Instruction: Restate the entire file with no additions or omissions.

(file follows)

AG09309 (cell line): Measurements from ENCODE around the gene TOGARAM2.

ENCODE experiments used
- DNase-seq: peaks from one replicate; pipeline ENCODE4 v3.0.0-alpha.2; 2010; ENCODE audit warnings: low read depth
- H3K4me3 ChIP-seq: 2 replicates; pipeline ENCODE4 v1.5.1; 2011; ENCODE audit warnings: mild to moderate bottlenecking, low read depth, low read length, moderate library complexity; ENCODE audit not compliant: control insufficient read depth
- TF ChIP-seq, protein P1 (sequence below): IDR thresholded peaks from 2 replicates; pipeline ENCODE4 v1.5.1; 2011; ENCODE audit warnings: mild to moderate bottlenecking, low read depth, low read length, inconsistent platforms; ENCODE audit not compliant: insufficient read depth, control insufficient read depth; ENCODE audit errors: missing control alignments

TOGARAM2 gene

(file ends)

AG09309 (cell line): Measurements from ENCODE around the gene TOGARAM2.

ENCODE experiments used
- DNase-seq: peaks from one replicate; pipeline ENCODE4 v3.0.0-alpha.2; 2010; ENCODE audit warnings: low read depth
- H3K4me3 ChIP-seq: 2 replicates; pipeline ENCODE4 v1.5.1; 2011; ENCODE audit warnings: mild to moderate bottlenecking, low read depth, low read length, moderate library complexity; ENCODE audit not compliant: control insufficient read depth
- TF ChIP-seq, protein P1 (sequence below): IDR thresholded peaks from 2 replicates; pipeline ENCODE4 v1.5.1; 2011; ENCODE audit warnings: mild to moderate bottlenecking, low read depth, low read length, inconsistent platforms; ENCODE audit not compliant: insufficient read depth, control insufficient read depth; ENCODE audit errors: missing control alignments

TOGARAM2 gene